For additional information about national laws and points of contact at local IP offices, please see WIPO’s country profiles at http://www.wipo.int/directory/en/  .

Capital Markets and Portfolio Investment

The West African Economic and Monetary Union (WAEMU) statutes and the BCEAO (the West African Central Bank) determine the banking system and monetary policy in Mali. BCEAO headquarters are located in Dakar, Senegal. Commercial banks enjoy considerable liquidity. The majority of banks’ loanable funds, however, do not come from deposits, but rather from other liabilities, such as lines of credit from the BCEAO and North African and European banks. In spite of having sufficient loanable funds, commercial banks in Mali tend to have highly conservative lending practices. Bank loans generally support short-term activities, such as letters of credit to support export-import activities and short-term lines of credit and bridge loans for established businesses. Small- and medium-sized businesses have difficulty obtaining access to credit.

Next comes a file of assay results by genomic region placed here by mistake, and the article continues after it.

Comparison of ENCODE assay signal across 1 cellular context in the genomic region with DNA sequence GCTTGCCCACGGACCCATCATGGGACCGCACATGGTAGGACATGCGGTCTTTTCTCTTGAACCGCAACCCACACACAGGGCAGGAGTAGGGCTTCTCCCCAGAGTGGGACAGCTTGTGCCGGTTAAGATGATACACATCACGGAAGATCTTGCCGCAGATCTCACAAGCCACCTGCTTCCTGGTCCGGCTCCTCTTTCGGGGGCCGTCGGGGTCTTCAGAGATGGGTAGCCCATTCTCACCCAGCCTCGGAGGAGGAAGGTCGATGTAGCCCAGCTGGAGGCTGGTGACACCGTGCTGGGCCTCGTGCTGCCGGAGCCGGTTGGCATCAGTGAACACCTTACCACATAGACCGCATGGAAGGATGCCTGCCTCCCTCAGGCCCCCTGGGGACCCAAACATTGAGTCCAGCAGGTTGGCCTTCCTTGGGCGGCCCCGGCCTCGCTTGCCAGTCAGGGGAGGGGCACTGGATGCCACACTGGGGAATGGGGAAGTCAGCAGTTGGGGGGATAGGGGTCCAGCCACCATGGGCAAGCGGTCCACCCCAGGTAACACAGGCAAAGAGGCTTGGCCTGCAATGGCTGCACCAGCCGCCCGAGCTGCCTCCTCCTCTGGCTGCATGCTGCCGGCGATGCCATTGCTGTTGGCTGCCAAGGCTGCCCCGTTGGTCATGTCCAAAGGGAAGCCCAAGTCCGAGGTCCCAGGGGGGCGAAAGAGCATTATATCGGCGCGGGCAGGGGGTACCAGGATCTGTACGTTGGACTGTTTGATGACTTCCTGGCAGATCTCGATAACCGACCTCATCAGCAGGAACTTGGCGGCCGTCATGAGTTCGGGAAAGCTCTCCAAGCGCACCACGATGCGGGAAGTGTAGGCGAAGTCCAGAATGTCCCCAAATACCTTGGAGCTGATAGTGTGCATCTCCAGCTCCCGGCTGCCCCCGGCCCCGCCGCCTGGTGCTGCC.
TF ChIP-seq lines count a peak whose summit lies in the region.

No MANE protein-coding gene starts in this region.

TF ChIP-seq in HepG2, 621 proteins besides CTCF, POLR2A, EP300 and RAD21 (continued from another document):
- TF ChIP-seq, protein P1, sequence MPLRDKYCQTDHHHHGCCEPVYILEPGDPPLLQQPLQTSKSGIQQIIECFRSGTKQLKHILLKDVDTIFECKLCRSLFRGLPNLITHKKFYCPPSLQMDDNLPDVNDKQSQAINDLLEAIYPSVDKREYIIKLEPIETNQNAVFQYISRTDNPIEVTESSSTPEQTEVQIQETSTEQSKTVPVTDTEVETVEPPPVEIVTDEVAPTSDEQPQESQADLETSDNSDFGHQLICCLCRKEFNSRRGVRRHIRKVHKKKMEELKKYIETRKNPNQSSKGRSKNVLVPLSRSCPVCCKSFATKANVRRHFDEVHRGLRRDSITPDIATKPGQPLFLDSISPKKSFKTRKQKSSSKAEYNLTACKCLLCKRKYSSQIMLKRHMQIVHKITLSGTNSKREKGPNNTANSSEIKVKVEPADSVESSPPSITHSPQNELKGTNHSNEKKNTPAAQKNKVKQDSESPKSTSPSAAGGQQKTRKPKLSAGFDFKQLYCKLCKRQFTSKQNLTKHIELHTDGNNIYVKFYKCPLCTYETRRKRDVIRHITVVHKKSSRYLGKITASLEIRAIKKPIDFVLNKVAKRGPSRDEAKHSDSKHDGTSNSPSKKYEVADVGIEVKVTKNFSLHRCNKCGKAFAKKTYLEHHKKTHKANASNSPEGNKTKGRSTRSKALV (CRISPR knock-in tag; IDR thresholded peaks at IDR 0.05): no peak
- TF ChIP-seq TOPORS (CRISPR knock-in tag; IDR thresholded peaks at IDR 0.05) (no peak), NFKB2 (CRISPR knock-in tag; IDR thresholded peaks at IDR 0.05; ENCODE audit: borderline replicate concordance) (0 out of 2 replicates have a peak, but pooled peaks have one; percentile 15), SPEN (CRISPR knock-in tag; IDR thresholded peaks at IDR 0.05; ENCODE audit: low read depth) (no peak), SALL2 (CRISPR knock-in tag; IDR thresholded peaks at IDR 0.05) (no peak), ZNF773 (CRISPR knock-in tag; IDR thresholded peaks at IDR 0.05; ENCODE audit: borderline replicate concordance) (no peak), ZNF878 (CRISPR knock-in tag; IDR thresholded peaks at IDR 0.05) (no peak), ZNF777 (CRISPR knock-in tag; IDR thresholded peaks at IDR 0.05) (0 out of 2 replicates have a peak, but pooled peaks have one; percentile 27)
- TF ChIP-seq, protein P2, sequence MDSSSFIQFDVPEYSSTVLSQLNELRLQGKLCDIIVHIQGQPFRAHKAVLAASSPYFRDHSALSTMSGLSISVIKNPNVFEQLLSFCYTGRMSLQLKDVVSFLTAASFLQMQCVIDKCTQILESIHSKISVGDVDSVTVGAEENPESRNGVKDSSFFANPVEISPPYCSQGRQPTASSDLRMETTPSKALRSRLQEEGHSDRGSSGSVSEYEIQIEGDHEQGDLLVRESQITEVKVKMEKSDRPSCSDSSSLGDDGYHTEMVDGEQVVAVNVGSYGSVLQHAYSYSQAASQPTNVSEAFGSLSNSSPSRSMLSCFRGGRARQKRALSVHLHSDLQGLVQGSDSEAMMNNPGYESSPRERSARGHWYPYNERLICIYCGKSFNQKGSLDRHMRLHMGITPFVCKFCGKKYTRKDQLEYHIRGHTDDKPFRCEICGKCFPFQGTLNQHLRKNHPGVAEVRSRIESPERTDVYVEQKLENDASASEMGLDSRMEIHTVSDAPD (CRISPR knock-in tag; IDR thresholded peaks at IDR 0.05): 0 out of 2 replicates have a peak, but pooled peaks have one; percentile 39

In order to strengthen the banking sector, WAEMU raised the minimum stockholders equity capital required of banks and financial institutions to FCFA 10 billion (USD 16.5 million) and FCFA 3 billion (USD 5 million) by a date still to be determined by the regional WAEMU Council of Ministers. The first step of this measure consisted of increasing the minimum stockholders equity capital requirement to FCFA 5 billion (USD 8.2 million) for banks and FCFA 1 billion (USD 2.5 million) for financial institutions by the end of 2010. WAEMU has made it a requirement for any new banks and financial institutions in the region to abide by the increased minimum stockholders equity requirement. This measure has had mixed results in Mali. Of the 96 banks surveyed by the Banking Commission of the WAEMU, 82 met the new measures (85 percent). In Mali, however, eight out of fourteen banks met the criterion (57 percent).

Portfolio investment is not a current practice, although the legal and accounting systems are transparent enough and are similar to the French system. In 1994, the government instituted a system of treasury bonds available for purchase by individuals or companies. The payment of dividends or the repurchase of the bonds might be done through a compensation procedure offsetting corporate income taxes or other sums due to the government.